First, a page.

Orostachys is an Asian genus of monocarpic, rosette-forming succulents, similar in appearance to Echeveria and Sempervivum, but it looks most similar to Aeonium. One of the significant differences between Aeonium and Orostachys is that each leaf is tipped with a spine. These succulents are fast-growing plants with grey or green leaves forming small globular rosettes. The small bell-shaped flowers are usually white or pink and grow densely packed on conical inflorescences (which are quite amazing to see, up to 12 inches (30 cm) tall). Natively, the plant lives in Korea, China, Mongolia, and Northern Japan.
Some species show fantastic symmetry of the rosette. Orostachys spinosa is of note, as the leaf pattern follows a Fibonacci sequence.
As with most similar genera of Crassulaceae, Orostachys survive in fairly poor soil, so long as it is well-draining. The species are very cold-hardy and can withstand temperatures down to -30° F (-34° C). Allow soil to dry to the touch between waterings, and avoid getting water on the rosettes. Orostachys requires some bright light. These plants don't tolerate high humidity well. They grow actively in spring and summer.
Orostachys self-propagates through offshoots and given time. One plant will form a dense mat of many. Propagation is primarily through offset separation.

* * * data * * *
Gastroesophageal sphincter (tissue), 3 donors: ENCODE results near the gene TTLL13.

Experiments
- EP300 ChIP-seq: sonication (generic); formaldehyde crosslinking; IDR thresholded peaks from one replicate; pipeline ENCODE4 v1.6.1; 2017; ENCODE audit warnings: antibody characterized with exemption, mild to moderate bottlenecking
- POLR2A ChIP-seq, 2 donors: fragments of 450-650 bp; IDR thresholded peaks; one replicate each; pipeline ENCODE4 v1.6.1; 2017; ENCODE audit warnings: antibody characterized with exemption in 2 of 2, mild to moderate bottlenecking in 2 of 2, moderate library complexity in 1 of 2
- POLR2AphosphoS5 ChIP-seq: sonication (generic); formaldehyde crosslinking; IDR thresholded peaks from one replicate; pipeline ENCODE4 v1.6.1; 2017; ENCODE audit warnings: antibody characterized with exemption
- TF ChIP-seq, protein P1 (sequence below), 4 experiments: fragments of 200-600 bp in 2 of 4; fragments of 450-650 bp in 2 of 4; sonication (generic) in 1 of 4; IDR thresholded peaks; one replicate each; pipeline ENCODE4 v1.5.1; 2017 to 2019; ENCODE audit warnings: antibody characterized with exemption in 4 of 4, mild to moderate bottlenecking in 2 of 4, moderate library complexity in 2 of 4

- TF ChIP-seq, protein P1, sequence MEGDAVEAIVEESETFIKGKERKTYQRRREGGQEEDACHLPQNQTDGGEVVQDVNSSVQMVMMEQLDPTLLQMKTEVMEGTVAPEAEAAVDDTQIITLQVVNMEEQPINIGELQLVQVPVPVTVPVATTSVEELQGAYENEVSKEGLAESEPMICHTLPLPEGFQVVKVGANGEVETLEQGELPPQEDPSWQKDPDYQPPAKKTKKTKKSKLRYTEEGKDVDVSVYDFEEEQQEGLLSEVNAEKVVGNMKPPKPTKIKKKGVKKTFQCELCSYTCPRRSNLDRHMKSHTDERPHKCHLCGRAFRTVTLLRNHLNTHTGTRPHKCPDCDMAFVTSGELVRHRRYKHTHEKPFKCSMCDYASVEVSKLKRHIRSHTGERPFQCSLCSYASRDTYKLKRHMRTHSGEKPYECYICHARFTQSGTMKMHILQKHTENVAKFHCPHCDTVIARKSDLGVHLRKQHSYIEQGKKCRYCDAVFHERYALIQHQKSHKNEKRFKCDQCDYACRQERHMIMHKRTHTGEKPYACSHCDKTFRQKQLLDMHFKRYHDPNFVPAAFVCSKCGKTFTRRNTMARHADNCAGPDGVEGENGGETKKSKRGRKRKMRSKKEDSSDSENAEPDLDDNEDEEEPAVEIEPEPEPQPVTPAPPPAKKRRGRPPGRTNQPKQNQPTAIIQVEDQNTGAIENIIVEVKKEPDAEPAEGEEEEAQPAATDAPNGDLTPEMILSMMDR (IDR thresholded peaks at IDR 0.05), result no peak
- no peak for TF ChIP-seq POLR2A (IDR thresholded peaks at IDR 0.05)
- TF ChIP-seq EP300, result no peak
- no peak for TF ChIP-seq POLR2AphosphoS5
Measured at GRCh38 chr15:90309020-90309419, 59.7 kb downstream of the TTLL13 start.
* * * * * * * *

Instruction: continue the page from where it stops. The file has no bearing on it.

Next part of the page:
To separate an offset, remove soil from the offset's base to find the stolon (thick root which attaches the pup to the mother plant). It is best to use an offset that has already established some roots of its own. Cut the stolon close to the pup (to discourage roots growing from the stolon). Place the offset into a small pot with well-draining, sandy soil. Do not water until new growth is noted.
Pruning: In general, this is an excellent plant to forget about. Leave it in a bright sunny location and water very sparingly. Water in the morning to prevent water from remaining on the leaves during the night. Remove any dead leaves from rosettes, as they invite rot and insects. When a rosette has flowered, it will die shortly.
Problems: In the event of an unhealthy plant, the first thing to examine is your watering habits. The most common problem is root rot due to overwatering. If the soil is too wet, don't hope it will safely dry out so long as you don't water it for a while. Replace the soil immediately.
One of the most common pests to houseplants is the mealybug, and your Orostachys may fall prey to this pest. However, due to the tightly-packed leaves, the mealybugs will attack the roots more often than not. This makes them far less visible than mealybugs, which attack leaf-stem junctions. The symptoms of a root mealybug infestation are slowed or stopped growth (though in winter, this is a normal sign of dormancy). If this occurs without apparent cause, remove the plant from the pot and examine the roots. A white cottony substance on the roots and in the soil is a sure sign of mealybug infestation. Remove all soil and wash the roots gently. Remove any roots which appear damaged with a sharp, sterile knife or scissors. Let them dry very thoroughly before replanting.